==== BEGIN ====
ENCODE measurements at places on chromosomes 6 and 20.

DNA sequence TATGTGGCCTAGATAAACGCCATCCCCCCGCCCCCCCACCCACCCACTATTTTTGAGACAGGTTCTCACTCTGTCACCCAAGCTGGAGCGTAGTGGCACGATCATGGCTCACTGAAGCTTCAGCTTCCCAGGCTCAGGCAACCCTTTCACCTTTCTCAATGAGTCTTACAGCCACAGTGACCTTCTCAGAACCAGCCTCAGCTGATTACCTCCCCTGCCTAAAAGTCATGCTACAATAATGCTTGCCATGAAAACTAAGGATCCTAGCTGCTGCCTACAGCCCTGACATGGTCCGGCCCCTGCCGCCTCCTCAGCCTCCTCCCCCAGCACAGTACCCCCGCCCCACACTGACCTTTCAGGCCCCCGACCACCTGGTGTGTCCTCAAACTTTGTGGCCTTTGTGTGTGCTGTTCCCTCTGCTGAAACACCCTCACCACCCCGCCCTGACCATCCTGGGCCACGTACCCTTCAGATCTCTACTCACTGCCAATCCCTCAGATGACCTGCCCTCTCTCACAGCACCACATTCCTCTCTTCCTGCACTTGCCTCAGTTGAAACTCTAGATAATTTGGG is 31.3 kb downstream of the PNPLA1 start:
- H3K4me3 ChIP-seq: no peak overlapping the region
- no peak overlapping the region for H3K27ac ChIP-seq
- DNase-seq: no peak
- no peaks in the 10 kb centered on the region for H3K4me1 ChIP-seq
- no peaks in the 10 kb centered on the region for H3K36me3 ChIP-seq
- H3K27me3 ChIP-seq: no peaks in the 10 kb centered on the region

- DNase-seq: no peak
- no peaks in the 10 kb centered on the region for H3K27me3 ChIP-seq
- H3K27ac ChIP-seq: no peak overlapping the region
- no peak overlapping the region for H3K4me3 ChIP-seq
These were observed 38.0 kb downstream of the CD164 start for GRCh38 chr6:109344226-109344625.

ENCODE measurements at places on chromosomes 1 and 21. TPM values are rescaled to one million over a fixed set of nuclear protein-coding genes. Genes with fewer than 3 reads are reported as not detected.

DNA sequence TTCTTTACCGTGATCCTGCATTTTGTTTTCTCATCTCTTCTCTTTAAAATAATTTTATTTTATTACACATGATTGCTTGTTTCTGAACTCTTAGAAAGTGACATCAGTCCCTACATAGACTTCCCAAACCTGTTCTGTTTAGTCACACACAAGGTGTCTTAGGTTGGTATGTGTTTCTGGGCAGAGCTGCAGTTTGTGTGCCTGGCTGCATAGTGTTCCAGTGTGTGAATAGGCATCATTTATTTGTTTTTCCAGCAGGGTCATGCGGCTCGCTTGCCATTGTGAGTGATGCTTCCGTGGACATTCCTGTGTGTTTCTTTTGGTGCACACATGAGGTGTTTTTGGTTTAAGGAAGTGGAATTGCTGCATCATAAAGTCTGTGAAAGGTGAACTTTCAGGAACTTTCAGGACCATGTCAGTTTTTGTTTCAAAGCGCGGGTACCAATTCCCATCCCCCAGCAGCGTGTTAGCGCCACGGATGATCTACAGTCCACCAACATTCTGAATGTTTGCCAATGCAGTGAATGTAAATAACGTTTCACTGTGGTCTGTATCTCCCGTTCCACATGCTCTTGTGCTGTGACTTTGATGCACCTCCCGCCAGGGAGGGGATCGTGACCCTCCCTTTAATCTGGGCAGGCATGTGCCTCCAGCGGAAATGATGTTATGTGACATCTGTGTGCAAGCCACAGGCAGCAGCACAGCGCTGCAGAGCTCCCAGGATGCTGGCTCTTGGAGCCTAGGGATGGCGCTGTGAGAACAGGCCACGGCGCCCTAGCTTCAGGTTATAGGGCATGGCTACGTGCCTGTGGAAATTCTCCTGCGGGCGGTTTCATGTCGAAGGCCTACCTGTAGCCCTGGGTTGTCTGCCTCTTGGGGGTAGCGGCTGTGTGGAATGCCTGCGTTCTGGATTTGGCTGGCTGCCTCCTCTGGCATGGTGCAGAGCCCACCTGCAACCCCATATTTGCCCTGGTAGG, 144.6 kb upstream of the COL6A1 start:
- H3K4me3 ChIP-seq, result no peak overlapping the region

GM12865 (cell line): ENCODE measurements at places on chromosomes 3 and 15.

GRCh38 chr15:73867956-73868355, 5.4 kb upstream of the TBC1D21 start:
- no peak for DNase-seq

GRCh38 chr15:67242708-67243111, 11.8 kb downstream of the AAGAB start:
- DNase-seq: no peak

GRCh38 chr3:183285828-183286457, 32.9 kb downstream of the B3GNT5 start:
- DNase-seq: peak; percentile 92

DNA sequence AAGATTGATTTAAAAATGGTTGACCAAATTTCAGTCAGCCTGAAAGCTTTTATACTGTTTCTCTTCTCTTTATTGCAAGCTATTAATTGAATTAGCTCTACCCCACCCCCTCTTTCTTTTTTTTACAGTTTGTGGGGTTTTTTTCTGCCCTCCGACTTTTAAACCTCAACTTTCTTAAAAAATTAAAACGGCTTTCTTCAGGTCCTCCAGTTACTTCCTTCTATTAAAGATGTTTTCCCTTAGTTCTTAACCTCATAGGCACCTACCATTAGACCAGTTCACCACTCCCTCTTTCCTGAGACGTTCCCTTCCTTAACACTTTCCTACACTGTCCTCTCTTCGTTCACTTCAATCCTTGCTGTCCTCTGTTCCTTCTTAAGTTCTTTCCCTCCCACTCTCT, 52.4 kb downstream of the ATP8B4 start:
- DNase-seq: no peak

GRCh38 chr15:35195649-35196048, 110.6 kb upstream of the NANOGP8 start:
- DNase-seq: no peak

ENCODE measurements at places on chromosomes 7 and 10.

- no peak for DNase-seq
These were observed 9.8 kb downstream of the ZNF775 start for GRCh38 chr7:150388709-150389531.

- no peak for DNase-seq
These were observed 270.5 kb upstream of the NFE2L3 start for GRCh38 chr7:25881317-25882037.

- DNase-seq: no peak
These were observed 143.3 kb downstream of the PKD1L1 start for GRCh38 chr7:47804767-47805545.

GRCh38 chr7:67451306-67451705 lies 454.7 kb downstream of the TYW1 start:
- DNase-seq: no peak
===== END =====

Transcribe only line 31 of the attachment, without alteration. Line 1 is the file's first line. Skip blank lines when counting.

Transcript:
- no peak for DNase-seq